Moving in All Directions – Fast

Moving in All Directions - Fast

Flying cars, laser pistols and colonies on Mars? Science fiction has a tendency to zero in on obvious targets. But it’s often the more benign aspects of life that skip along quicker than you could have anticipated. Flying delivery drones, automated warehouses and self-driving trucks? There’s nothing fictional about these developments, or disruptions they’re causing to supply chains.

Track and trace

The information revolution has brought about fundamental shifts in how companies relate to their customers. The keyword here is information.

Andrew Shaw, transport and logistics leader for Africa at PricewaterhouseCoopers (PwC), sees big changes taking place in the retail and last-mile sector. “People want to know where their goods are, and the reduction in cost of digitised solutions and track-and-trace is making the information much more accessible, meaning people can access information about the supply chain they couldn’t before,” he says.

This means more potential for communication and interaction between retail, warehouse and manufacturing, allowing for a more fluid, efficient and cost-effective chain of supply.

“If you’ve got a retailer at the end of the chain,” says Shaw, “and something’s moving very rapidly, they may want to look up the chain to see how many units are in stock. The idea is that they’ve already got the answer because that data set has been pushed down the chain. Then potentially – and this in the norm in Europe now – you can push that up the chain to the manufacturers so they can see what’s happening in terms of demand.”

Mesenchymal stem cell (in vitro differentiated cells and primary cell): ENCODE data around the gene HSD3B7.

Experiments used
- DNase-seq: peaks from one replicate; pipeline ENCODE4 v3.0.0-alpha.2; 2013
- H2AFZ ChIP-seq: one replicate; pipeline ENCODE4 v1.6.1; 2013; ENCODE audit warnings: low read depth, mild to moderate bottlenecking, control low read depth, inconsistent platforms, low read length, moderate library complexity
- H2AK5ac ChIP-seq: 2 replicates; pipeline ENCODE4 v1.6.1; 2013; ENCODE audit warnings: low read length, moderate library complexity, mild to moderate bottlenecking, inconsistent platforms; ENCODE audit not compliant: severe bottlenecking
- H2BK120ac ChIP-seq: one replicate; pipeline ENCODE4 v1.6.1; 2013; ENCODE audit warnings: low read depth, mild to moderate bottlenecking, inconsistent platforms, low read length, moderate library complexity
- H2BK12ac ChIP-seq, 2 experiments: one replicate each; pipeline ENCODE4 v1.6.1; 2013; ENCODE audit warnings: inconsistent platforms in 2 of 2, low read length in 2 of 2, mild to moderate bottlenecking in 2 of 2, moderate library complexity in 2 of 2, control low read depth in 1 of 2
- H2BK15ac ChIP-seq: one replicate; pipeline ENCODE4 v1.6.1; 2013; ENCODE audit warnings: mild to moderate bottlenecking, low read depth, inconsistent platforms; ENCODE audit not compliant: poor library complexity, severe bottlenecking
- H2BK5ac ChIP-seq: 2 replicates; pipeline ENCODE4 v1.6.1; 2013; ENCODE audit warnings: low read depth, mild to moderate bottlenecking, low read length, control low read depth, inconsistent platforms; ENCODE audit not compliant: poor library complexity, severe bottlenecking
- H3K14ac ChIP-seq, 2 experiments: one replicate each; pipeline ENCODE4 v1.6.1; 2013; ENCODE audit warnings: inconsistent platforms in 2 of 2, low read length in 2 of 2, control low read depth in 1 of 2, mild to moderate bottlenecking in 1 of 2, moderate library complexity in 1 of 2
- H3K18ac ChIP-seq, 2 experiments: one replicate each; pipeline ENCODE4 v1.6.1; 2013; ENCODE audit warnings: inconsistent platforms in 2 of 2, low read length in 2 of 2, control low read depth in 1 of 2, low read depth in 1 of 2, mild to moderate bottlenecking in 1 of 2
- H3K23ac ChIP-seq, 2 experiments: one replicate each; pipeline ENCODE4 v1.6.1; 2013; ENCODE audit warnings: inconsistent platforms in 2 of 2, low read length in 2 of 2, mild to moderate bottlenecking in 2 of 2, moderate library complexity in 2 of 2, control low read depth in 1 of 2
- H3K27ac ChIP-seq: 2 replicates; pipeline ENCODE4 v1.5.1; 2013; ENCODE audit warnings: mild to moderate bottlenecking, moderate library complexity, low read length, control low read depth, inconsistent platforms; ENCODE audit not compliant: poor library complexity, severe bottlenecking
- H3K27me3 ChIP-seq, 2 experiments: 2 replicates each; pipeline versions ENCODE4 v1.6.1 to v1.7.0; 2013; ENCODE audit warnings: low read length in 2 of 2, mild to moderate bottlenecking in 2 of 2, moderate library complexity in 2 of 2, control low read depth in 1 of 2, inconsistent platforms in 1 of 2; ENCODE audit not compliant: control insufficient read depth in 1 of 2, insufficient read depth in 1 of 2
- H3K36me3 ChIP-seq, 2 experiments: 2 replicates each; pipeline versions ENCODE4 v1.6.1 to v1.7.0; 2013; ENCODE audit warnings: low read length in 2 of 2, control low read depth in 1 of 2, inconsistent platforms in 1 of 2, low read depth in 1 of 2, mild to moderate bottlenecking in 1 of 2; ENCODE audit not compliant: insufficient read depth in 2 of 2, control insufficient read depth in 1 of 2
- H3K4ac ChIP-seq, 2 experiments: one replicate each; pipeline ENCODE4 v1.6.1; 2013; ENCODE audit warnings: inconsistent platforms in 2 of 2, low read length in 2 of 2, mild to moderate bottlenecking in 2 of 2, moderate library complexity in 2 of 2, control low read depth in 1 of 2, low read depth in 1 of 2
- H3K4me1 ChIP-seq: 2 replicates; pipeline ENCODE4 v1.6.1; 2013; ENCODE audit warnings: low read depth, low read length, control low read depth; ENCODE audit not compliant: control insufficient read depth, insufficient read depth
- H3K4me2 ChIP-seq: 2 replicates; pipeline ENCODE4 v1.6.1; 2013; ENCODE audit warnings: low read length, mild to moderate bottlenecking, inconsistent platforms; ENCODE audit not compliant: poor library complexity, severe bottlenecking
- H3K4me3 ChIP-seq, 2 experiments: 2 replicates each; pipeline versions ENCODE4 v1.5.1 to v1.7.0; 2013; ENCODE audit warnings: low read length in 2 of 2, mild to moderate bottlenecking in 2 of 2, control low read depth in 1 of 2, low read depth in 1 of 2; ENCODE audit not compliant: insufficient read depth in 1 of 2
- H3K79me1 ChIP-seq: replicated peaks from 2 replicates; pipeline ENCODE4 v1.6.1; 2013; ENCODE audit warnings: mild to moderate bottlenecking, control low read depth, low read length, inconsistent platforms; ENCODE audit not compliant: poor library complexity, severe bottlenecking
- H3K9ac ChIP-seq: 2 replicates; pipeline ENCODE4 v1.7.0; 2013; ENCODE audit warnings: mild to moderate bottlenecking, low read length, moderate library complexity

Smart storage

It’s all well and good making something at one end of the chain and selling it at the other, but what about the middle step? One area where local players are making big strides is in warehousing. Enhanced data collection, automated picking and drone surveillance are all helping to make this step more efficient and cost effective.

“If you look at the areas where South African movers can cut costs in the logistics supply chain,” says Shaw, “generally these are no longer in the road-transport space; costs have really been eked out there by way of things like scheduling software and new-generation trucks with better fuel efficiency. Inventory and warehousing is a space where you can push down costs. If digitisation across that area will drive down costs, then these companies will invest in it and sell it to their customers. Cheaper labour costs relative to first-world markets mean we’re unlikely to see fully automated factories, says Martin Bailey, Industrial Logistics Systems executive. “But this is being driven by the need to be faster and more accurate, and by operators who are tired of labour issues. An added big driver is theft – robots don’t steal.”

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By Anthony Sharpe


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